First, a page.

Soil samples can be readily tested to check the soil pH, using a pH test kit. Samples should also be laboratory-tested to identify nutrient deficiencies. Both affect plant growth and the nutritional value of produce, and test results can be used to guide soil improvement.
It’s also critical to learn as much as possible about the site’s history. At my home, a former resident kept car bodies, and I was concerned car batteries might have contaminated my soil with cadmium. can advise on and test for soil contaminants, which may be necessary to identify persistent pesticide residues, perhaps from termite treatment years ago. Heavy metals, such as lead, may also be present on sites close to freeways. These results may determine a site’s suitability for growing food.
Issues to consider
Local councils often provide free bulk lawn clippings, compost and mulches. Find out if these are chemical-free before agreeing to accept them, and make sure you have room to store them. Don’t leave them outside to grow weeds, cause offensive odours or leach nutrients into creeks and stormwater systems. Never store these materials under trees as delivery vehicles compacting the soil, plus leachate, can both harm tree roots.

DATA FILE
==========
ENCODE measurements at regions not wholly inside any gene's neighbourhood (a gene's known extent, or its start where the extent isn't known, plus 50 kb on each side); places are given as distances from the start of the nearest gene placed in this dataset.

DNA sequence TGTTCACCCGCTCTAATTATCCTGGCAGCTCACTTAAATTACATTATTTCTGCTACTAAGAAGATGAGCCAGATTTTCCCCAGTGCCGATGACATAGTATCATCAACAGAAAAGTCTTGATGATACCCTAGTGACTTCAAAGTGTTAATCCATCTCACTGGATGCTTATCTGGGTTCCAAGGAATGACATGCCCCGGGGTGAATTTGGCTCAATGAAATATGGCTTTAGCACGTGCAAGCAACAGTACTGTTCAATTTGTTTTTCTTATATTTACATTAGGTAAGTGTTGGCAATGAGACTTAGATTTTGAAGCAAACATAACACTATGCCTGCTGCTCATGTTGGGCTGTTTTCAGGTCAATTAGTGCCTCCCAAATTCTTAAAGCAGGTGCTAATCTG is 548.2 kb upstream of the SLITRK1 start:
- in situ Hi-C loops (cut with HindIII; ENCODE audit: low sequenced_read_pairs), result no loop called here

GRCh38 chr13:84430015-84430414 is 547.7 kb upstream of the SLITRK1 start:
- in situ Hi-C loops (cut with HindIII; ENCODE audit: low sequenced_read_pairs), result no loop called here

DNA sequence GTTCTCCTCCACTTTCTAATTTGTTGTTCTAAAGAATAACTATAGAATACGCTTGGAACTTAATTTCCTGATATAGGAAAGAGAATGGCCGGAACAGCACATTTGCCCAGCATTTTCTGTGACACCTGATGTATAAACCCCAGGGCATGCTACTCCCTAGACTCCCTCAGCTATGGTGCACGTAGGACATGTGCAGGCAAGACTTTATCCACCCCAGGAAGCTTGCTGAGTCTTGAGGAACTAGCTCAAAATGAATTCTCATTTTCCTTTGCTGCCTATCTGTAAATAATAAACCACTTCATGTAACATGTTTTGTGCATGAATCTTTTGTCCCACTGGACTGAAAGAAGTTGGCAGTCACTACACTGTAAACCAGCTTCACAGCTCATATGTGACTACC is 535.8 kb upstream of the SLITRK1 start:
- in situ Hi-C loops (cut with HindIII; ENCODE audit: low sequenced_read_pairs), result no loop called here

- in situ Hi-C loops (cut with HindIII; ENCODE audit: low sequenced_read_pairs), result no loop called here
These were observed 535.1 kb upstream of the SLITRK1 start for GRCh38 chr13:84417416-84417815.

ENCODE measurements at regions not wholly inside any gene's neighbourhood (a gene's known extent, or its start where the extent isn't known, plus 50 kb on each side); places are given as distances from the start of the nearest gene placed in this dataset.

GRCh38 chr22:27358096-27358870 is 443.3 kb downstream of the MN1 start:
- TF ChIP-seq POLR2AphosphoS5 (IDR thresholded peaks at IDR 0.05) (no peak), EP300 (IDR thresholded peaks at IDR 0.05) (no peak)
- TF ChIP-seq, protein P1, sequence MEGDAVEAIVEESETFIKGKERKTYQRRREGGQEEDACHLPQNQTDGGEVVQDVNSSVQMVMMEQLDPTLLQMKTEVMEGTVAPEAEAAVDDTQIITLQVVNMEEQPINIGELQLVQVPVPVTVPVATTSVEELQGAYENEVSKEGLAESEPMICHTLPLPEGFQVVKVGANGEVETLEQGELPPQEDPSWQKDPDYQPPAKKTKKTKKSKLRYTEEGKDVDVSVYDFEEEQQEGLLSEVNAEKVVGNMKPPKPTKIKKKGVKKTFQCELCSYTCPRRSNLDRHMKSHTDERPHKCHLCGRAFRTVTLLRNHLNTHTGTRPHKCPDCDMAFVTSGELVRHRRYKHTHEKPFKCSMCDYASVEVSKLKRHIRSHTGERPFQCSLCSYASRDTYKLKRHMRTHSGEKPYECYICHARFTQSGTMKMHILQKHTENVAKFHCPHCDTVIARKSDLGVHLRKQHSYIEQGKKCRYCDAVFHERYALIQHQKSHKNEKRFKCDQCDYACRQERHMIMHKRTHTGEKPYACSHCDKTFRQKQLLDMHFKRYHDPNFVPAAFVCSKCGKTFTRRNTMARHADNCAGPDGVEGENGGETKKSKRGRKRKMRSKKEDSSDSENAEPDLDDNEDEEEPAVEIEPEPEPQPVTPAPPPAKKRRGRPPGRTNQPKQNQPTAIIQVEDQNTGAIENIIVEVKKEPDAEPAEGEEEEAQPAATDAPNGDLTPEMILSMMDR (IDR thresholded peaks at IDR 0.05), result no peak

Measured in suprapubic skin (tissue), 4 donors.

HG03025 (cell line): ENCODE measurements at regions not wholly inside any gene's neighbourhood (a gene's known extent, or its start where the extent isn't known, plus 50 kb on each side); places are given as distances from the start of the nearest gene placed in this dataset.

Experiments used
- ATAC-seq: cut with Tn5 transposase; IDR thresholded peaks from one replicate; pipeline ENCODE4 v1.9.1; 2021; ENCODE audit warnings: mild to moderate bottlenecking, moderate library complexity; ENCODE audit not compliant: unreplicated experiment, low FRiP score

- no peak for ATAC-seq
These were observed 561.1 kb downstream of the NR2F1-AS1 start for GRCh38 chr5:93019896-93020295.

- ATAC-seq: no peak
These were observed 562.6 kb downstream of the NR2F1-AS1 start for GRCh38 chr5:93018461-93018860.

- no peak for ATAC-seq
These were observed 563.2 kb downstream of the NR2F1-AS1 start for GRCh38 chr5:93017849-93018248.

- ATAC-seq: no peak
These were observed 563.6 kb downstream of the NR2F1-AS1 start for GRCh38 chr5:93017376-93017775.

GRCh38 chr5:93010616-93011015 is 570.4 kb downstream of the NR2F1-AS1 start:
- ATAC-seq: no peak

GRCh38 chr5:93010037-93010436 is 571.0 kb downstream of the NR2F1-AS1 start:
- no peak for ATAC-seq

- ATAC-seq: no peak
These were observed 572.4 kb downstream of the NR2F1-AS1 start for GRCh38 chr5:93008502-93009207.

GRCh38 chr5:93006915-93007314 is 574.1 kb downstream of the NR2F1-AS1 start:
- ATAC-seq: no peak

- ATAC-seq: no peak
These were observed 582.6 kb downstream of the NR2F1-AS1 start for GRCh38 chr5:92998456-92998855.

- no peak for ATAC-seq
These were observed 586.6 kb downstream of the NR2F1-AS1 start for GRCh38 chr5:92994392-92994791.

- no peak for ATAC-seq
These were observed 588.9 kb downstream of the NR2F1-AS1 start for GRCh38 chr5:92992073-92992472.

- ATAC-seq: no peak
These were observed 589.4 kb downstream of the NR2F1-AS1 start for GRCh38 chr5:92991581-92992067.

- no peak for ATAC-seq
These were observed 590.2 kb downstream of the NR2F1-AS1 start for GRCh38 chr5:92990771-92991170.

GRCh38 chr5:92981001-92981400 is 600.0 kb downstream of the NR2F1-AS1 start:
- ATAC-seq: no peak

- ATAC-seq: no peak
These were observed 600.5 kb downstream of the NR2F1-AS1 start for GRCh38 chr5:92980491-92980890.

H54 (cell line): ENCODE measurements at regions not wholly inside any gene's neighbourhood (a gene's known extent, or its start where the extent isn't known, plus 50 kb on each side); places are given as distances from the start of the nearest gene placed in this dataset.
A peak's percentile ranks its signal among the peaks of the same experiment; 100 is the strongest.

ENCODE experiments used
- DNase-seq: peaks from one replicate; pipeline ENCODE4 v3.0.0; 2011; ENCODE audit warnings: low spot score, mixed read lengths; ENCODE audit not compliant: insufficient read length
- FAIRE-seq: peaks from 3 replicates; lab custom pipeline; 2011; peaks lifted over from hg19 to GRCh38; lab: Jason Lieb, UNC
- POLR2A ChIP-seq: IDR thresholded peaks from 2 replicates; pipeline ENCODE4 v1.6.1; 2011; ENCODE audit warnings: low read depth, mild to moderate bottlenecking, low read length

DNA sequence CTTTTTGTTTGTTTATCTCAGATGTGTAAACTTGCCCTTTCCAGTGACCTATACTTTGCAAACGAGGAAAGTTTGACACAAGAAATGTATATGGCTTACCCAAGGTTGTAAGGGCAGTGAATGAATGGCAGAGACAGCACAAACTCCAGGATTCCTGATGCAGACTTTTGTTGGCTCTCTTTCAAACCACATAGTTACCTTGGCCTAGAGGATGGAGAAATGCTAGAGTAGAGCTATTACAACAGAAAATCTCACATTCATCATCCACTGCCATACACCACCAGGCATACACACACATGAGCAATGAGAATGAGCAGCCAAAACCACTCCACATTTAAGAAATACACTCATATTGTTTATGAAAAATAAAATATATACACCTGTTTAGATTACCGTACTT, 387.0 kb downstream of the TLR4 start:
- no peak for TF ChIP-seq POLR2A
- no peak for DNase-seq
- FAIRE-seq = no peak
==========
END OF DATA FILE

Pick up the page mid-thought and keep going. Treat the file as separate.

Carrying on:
Find out the laws that apply to your community garden, as they vary from state to state. In NSW, Queensland and the Northern Territory, buying and planting bananas is regulated, while in Queensland and NSW, control of citrus gall wasp is mandatory. Keeping honeybees is regulated countrywide.
In all cases, information is available from your state’s Department of Primary Industries (DPI). Every local council maintains a list of scheduled weeds, and they or the DPI can tell you which weeds must be controlled and how to do it.
In Australia, the rate of evaporation generally exceeds our average rainfall. Compost-rich soil and mulching are essential for extending the benefits of rainfall, especially when growing food.